It was found that the quantity of polymers of the invention to be applied to the filter aid surface for achieving humate removal is relatively small. Generally, the concentration range of the polymers per liter of liquor treated is within the range from about 1.0 mg to about 400 mg; and, preferably within the range from about 2.0 mg/1 to about 50 mg/1. Preferably, the required quantity is applied to the surface of the filter aid from an aqueous solution; however, spent liquor may also be used as a dispersing medium.
In another embodiment of the invention, the removal of humates from Bayer process liquor is accomplished during the hydrate filtration stage of the Bayer process. The removal of the humates in this filtration stage would prevent or, at least, reduce accumulation of humates through recycle of the filtrate. It has been discovered that humates can be successfully removed from the alumina hydrate slurry by introducing the polymers of the invention into the slurry to be filtered.
The following examples are presented to describe preferred embodiments and utilities of the invention and are not meant to limit the invention unless otherwise stated in the claims appended hereto.
Humate removal was accomplished in an actual Bayer process liquor containing precipitated alumina hydrate solids. A sample of a red mud slurry was obtained and maintained in a 210° F. waterbath. The sample container was tightly sealed to prevent evaporation or condensation. The red mud slurry was continually agitated while in the hot water bath. Three water-soluble cationic polydiallyl polymethyl ammonium chloride homopolymers were used as the treating agents in this example. Treating agent A had an Intrinsic Viscosity of from 0.5 to about 0.8 IV; treating agent B had an Intrinsic Viscosity of 0.3 IV; and treating agent C (one polymer of the present invention) had an Intrinsic Viscosity of 0.2 IV.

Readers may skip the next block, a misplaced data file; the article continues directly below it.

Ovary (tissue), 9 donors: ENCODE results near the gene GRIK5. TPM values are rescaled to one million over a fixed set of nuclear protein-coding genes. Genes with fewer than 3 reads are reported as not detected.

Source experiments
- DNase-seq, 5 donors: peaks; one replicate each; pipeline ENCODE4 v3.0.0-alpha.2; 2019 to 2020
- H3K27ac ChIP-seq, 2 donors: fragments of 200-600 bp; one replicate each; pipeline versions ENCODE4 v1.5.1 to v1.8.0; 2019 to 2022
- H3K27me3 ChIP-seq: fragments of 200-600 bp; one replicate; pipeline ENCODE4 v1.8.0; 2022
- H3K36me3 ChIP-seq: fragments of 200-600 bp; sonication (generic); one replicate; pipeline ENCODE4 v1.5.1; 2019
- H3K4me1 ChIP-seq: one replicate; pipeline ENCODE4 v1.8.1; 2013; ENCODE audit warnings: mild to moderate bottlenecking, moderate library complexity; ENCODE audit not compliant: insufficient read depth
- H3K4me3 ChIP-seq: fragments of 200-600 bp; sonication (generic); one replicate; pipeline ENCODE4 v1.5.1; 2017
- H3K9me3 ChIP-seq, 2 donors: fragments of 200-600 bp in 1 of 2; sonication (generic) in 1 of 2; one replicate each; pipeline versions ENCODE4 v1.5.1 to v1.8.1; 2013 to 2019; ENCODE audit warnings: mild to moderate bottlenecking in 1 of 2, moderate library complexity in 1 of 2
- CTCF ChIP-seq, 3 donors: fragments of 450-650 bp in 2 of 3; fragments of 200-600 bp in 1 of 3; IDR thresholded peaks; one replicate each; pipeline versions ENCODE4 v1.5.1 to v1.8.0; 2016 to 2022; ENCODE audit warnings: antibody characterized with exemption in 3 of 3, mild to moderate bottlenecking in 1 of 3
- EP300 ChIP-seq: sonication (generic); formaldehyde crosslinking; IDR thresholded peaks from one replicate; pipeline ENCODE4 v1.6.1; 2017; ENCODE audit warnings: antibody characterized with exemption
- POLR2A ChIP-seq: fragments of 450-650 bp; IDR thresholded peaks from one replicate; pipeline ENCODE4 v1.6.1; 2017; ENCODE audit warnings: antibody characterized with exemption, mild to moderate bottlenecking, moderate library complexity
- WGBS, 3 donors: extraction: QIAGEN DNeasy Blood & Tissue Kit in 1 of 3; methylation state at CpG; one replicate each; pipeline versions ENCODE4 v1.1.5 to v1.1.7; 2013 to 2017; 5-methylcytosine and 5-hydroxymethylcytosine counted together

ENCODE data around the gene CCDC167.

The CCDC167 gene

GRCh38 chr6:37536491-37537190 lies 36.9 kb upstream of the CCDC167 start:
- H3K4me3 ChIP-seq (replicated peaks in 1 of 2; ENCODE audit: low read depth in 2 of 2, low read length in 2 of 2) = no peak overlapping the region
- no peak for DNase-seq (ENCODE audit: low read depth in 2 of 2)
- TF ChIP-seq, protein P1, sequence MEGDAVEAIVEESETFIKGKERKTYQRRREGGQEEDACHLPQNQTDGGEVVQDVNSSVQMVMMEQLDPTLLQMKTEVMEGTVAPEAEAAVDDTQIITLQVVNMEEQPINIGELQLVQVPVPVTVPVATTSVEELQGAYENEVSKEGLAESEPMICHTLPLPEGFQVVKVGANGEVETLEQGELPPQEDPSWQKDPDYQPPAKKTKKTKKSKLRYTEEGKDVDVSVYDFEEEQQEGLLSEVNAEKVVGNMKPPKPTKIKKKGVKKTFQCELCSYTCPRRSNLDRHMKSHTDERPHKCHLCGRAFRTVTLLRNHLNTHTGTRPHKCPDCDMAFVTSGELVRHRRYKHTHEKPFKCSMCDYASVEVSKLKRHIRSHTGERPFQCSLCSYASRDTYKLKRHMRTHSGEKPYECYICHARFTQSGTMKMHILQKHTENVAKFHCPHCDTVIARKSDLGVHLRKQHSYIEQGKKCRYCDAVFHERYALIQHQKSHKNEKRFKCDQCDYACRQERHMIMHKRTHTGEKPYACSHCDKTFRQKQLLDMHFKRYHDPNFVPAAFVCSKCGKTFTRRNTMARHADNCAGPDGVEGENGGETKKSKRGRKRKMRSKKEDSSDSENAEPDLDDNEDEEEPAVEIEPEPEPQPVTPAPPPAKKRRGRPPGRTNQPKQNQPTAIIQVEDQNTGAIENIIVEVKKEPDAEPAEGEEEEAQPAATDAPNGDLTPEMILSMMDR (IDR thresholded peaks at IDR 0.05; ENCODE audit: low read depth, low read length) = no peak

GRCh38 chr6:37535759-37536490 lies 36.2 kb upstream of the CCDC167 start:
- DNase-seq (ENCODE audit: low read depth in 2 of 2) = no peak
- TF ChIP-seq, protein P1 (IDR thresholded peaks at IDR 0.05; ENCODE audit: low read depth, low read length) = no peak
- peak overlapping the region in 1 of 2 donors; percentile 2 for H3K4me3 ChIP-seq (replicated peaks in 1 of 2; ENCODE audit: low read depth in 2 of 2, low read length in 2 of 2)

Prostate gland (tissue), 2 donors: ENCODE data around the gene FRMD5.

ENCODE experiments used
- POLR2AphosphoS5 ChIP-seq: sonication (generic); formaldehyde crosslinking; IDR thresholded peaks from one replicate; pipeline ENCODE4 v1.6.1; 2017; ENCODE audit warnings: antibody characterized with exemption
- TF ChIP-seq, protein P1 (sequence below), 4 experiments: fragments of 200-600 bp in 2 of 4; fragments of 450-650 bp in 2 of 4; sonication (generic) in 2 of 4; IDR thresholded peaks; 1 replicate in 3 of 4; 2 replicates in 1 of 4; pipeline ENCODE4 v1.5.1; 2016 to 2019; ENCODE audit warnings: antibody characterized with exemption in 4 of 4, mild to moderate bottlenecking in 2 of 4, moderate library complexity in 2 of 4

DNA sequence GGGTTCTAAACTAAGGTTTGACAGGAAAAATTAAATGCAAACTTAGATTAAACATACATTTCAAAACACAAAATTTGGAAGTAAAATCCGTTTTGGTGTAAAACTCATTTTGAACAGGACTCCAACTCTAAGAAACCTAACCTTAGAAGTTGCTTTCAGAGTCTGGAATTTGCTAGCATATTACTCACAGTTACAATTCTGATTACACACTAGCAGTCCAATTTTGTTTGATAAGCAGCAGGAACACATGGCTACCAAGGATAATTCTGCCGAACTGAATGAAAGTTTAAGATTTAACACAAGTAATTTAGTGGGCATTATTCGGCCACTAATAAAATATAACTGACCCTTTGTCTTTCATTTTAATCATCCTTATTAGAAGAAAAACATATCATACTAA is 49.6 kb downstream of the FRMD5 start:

The treating agent evaluated in this example were added as 1% aqueous solutions in dionized water. After the treating agents were added to the mud slurry and stirred for approximately two minutes, 2 ml of a 0.1% polyacrylate flocculant was added. The mud was allowed to settle for two minutes. Eleven ml of supernate liquid was withdrawn and filtered through a clean, dry millipore filter assembly filled with 0.4 micron type HB filter membrane. Mild vacuum (less than 12 psi) was used and the vacuum was released immediately after completion. This was done to minimize evaporation of the filtrate. The filtrate was transferred to a 1 cm cell with no dilution and the absorbance at 575 nm was recorded.
FIG. 1 clearly shows that humate removal was far superior for the high viscosity polymers of the present invention when compared to the low viscosity polymers of the prior art. In fact, on a parts per million actives basis, the high viscosity polymers of the invention significantly out perform the low viscosity polymers of the prior art up to a dose of about 14 ppm actives.
It will be understood by those skilled in the art that the various embodiments described herein have many equivalents and that the only limitations on the present invention are those set forth in the appended claims.